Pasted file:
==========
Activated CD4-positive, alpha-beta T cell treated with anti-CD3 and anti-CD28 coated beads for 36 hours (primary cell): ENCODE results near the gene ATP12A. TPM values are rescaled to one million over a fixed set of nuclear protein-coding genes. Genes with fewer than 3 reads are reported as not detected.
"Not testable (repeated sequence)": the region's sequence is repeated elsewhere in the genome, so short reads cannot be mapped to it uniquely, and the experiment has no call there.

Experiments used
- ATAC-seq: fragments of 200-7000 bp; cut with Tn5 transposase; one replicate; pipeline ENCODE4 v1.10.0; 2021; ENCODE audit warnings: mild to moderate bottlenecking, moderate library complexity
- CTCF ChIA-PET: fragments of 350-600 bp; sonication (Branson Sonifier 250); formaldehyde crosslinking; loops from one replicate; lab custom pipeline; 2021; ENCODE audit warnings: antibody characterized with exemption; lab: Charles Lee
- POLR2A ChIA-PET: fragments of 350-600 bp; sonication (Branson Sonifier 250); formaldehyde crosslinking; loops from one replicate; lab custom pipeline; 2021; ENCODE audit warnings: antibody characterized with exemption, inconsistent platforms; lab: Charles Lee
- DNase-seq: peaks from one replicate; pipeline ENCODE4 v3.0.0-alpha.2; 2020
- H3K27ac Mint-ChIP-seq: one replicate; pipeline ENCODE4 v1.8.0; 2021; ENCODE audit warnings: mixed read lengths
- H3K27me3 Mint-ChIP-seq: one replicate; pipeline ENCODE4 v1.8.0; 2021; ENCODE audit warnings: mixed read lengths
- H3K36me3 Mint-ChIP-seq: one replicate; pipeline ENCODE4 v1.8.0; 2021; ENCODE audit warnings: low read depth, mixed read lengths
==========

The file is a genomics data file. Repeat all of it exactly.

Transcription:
Activated CD4-positive, alpha-beta T cell treated with anti-CD3 and anti-CD28 coated beads for 36 hours (primary cell): ENCODE results near the gene ATP12A. TPM values are rescaled to one million over a fixed set of nuclear protein-coding genes. Genes with fewer than 3 reads are reported as not detected.
"Not testable (repeated sequence)": the region's sequence is repeated elsewhere in the genome, so short reads cannot be mapped to it uniquely, and the experiment has no call there.

Experiments used
- ATAC-seq: fragments of 200-7000 bp; cut with Tn5 transposase; one replicate; pipeline ENCODE4 v1.10.0; 2021; ENCODE audit warnings: mild to moderate bottlenecking, moderate library complexity
- CTCF ChIA-PET: fragments of 350-600 bp; sonication (Branson Sonifier 250); formaldehyde crosslinking; loops from one replicate; lab custom pipeline; 2021; ENCODE audit warnings: antibody characterized with exemption; lab: Charles Lee
- POLR2A ChIA-PET: fragments of 350-600 bp; sonication (Branson Sonifier 250); formaldehyde crosslinking; loops from one replicate; lab custom pipeline; 2021; ENCODE audit warnings: antibody characterized with exemption, inconsistent platforms; lab: Charles Lee
- DNase-seq: peaks from one replicate; pipeline ENCODE4 v3.0.0-alpha.2; 2020
- H3K27ac Mint-ChIP-seq: one replicate; pipeline ENCODE4 v1.8.0; 2021; ENCODE audit warnings: mixed read lengths
- H3K27me3 Mint-ChIP-seq: one replicate; pipeline ENCODE4 v1.8.0; 2021; ENCODE audit warnings: mixed read lengths
- H3K36me3 Mint-ChIP-seq: one replicate; pipeline ENCODE4 v1.8.0; 2021; ENCODE audit warnings: low read depth, mixed read lengths